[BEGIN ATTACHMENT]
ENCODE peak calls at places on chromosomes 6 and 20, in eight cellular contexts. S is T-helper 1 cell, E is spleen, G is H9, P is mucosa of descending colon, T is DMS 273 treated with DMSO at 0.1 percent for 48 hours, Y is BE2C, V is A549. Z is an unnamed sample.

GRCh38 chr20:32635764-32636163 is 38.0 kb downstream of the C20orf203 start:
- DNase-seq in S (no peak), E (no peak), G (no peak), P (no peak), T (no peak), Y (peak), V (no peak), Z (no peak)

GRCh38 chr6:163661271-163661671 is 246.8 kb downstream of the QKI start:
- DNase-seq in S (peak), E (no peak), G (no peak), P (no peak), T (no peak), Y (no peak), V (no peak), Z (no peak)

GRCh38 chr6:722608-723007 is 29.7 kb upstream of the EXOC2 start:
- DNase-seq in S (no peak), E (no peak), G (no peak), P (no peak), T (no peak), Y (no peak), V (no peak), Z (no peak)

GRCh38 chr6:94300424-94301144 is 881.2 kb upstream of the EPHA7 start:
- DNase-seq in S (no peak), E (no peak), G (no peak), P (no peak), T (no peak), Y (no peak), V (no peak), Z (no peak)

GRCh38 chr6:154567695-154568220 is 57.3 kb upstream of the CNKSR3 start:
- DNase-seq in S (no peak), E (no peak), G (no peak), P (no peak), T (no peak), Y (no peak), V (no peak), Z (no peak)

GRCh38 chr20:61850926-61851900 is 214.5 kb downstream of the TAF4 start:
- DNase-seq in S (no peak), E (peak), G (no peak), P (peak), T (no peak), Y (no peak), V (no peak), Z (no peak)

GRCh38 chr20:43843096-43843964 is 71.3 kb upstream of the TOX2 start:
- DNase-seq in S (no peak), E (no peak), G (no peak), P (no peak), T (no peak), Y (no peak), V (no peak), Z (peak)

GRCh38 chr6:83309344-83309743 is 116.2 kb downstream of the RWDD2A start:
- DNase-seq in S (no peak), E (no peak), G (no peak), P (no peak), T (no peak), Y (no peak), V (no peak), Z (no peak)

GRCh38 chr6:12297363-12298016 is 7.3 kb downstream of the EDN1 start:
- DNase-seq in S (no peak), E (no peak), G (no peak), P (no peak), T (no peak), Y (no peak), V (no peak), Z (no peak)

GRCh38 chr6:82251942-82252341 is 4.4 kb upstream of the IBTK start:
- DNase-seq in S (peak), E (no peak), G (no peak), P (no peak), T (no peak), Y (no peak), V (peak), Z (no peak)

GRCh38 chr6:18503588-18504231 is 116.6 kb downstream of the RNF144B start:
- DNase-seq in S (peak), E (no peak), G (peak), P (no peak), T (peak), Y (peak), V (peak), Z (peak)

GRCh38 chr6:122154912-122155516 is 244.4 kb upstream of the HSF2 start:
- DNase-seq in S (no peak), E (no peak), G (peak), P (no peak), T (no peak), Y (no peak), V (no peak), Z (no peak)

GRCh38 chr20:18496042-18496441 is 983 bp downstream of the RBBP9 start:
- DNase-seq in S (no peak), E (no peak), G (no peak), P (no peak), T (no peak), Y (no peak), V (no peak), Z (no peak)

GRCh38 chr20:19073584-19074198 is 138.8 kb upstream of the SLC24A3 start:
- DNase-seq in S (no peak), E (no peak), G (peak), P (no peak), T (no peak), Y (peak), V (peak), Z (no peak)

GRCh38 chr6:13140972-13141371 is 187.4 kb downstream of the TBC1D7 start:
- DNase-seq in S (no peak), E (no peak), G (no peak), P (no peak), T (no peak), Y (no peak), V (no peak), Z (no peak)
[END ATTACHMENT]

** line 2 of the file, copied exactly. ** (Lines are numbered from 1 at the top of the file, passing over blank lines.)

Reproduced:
GRCh38 chr20:32635764-32636163 is 38.0 kb downstream of the C20orf203 start: